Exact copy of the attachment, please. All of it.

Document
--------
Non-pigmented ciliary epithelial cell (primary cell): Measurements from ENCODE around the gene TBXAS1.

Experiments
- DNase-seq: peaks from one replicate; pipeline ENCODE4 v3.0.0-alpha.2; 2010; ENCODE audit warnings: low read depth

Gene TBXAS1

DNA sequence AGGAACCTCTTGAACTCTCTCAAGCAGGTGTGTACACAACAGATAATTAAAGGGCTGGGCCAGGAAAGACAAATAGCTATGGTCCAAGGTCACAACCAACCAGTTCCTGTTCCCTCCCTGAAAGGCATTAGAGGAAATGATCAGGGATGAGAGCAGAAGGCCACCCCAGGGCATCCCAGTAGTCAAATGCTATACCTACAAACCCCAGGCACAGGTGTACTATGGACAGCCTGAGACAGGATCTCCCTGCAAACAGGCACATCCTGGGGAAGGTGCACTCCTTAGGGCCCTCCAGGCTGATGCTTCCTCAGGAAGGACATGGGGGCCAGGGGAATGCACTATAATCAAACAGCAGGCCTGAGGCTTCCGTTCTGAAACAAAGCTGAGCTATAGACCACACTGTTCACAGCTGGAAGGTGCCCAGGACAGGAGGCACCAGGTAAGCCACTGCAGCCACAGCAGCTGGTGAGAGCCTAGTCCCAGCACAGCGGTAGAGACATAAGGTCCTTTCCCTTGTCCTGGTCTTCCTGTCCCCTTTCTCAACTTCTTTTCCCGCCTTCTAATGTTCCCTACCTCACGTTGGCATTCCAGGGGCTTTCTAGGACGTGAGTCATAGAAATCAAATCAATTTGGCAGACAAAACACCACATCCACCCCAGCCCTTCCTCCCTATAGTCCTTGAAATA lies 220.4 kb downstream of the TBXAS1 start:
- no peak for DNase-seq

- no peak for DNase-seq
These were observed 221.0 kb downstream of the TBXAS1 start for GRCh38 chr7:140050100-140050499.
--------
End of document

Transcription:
Non-pigmented ciliary epithelial cell (primary cell): Measurements from ENCODE around the gene TBXAS1.

Experiments
- DNase-seq: peaks from one replicate; pipeline ENCODE4 v3.0.0-alpha.2; 2010; ENCODE audit warnings: low read depth

Gene TBXAS1

DNA sequence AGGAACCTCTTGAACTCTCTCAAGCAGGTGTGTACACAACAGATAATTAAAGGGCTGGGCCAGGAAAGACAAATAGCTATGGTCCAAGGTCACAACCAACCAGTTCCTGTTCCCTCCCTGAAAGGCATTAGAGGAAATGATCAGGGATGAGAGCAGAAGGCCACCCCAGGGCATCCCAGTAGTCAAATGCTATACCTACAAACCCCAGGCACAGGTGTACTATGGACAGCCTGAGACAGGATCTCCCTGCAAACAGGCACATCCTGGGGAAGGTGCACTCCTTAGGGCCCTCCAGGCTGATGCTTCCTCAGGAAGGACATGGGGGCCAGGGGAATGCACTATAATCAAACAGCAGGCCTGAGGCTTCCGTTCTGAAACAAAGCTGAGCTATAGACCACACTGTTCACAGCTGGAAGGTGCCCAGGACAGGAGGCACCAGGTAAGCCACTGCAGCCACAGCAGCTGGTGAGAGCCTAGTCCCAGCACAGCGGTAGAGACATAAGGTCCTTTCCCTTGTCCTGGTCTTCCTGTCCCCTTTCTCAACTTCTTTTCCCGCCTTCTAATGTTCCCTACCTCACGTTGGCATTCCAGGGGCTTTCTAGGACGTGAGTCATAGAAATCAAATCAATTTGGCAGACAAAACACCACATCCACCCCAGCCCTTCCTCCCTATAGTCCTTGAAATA lies 220.4 kb downstream of the TBXAS1 start:
- no peak for DNase-seq

- no peak for DNase-seq
These were observed 221.0 kb downstream of the TBXAS1 start for GRCh38 chr7:140050100-140050499.